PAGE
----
For further questions or concerns, please contact Security@ConnectWise.com.
An Open Letter From Jason Magee Regarding The Bishop Fox Report Findings
January 24, 2020
Earlier this week, a story was published about potential security vulnerabilities with ConnectWise Control. In the spirit of transparency, I wanted to provide an update on this story and outline what has been done and what our ongoing efforts are to ensure the security of our products, your business and your customers.
In late September, ConnectWise received notification from an organization that operates as a consultant in the security space, stating they had identified eight potential vulnerabilities in ConnectWise Control. While our product and security teams felt that many of these potential vulnerabilities presented a low risk of actual attack to our partners, we take security extremely seriously and investigated, resolving six of the areas of concern by Oct 2, 2019.
While the threat landscape is ever changing, we seek to constantly and proactively manage security efforts not only through the updating of our products, but through the education of our team and collaboration with third-party security experts.
As security is of critical importance to us, here are some of things we have been doing and where we are today:
• ConnectWise recently passed an independent SOC 2 Type 2 audit for the benefit of all current and prospective Partners. We regularly conduct penetration tests performed by both internal and external resource and have implemented ethical hacker training, OWASP processes, and consistently run vulnerability assessments on our systems and products.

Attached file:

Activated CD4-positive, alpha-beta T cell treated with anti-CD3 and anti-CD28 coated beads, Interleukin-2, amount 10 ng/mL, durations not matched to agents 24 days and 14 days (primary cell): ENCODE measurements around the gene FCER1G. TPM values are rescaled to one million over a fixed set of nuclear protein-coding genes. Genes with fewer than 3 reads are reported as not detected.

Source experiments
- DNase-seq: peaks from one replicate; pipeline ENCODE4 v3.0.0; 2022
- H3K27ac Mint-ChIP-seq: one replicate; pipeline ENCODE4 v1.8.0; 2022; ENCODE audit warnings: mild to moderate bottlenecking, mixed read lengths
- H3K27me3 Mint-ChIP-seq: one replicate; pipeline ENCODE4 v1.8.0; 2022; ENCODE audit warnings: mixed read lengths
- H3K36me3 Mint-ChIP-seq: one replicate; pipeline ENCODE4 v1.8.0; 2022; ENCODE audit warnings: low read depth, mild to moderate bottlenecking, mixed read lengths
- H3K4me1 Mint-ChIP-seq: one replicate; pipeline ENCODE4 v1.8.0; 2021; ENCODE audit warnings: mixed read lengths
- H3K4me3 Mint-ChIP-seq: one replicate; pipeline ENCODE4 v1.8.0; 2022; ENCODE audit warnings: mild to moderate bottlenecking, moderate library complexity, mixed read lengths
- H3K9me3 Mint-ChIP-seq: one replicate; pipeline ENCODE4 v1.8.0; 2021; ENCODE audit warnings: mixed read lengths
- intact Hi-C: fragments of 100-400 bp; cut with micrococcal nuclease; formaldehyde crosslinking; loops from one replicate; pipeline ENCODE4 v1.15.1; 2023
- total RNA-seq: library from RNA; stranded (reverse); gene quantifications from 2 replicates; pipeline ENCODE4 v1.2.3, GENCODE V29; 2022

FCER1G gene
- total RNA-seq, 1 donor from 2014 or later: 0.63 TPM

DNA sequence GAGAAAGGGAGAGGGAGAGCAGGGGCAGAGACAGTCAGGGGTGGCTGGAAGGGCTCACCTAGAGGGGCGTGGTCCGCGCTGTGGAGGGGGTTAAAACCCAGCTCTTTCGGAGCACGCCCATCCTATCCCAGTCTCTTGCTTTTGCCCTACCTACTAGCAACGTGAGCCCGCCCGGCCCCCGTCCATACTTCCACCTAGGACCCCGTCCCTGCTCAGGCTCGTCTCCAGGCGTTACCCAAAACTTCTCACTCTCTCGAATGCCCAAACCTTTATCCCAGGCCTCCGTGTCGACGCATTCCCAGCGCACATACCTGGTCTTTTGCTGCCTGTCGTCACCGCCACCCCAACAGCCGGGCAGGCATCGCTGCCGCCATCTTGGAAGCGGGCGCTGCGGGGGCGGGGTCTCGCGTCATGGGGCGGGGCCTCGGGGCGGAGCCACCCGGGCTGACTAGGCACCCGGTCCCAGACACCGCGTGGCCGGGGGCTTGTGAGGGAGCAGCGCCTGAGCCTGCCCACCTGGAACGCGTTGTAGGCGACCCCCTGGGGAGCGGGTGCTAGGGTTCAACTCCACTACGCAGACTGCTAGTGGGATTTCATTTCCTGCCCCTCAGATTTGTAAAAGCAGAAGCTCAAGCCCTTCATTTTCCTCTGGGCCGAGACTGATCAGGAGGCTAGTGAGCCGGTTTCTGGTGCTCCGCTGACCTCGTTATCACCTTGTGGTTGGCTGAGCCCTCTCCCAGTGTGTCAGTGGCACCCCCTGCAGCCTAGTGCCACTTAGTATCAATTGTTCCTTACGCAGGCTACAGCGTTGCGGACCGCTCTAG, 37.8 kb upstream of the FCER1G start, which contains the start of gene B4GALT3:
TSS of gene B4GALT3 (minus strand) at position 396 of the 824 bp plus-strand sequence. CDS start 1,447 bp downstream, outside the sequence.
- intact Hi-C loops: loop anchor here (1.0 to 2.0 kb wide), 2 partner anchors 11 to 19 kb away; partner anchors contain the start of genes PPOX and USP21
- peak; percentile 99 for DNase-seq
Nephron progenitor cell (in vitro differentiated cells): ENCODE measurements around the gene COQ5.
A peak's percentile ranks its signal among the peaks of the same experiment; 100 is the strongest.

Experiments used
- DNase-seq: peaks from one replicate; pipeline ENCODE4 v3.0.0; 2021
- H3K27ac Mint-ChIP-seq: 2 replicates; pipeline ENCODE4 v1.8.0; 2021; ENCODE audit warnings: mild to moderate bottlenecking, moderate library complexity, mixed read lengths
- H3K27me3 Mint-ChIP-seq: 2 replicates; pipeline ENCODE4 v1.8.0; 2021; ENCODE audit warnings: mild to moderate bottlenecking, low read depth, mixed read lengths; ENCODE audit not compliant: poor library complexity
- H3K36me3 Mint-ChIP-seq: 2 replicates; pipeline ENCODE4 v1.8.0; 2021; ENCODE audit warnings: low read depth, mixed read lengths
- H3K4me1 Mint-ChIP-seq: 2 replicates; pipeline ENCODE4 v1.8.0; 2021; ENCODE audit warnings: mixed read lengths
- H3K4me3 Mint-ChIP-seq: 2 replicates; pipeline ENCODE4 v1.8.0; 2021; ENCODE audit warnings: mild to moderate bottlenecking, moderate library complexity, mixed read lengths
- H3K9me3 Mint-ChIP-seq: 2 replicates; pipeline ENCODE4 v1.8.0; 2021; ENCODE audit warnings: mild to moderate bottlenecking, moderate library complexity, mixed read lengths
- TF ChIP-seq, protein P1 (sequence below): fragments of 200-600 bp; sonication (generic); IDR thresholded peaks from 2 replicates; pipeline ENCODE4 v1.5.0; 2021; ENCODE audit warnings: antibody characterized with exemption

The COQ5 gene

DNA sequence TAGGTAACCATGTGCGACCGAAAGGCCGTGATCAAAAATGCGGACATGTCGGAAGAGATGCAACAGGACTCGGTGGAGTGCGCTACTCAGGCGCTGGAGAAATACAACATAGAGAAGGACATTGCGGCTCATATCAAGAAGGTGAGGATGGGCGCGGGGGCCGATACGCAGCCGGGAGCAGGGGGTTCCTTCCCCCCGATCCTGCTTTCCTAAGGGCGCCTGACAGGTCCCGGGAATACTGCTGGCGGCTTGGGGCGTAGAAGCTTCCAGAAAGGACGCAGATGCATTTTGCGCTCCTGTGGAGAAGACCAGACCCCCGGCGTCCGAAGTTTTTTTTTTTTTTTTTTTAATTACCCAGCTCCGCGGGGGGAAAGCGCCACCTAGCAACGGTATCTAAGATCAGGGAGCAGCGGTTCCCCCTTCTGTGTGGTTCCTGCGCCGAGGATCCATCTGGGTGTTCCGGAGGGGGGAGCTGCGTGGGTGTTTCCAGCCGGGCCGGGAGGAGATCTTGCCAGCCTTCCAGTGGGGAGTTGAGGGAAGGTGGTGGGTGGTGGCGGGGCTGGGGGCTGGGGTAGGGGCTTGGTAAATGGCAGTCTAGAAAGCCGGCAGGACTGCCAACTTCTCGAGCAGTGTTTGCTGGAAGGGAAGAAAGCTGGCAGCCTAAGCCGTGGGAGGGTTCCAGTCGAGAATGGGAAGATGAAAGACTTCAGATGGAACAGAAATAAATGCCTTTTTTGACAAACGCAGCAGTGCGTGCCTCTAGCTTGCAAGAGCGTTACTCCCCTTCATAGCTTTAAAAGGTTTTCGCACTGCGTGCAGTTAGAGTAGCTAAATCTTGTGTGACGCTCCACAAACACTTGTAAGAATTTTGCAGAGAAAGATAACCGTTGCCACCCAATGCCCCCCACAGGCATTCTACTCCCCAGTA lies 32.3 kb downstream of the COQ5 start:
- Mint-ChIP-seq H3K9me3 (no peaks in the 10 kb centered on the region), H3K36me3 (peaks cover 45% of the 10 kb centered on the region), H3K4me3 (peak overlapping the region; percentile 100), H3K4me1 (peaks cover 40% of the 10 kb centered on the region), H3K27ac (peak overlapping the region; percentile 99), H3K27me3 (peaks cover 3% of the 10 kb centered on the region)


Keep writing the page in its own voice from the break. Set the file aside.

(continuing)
• We have implemented tools that automatically evaluate behavior to reduce misuse of our products, started implementing machine learning to detect anomalies in logins, and we are about to launch a bug bounty program, as well as started the rollout of MFA and SSO across the platform.
• In Q4 of 2019, we also invested in a comprehensive developer security training curriculum to increase the security skills of our teams and assure that our developers are training on the most recent and relevant application security coding practices.
• On January 21, 2020 we launched the ConnectWise Security Trust site, which will be a primary source of information on security incidents, relevant alerts and of course critical patches and product updates.
• We hired GuidePoint Security, LLC, an independent third-party cybersecurity solutions company, to further validate our patches and confirm that the vulnerabilities were mitigated. We have published a matrix outlining each potential vulnerability with the perspectives from Bishop Fox, Huntress Labs and GuidePoint Security, LLC, along with our stance on the issue and any action being taken.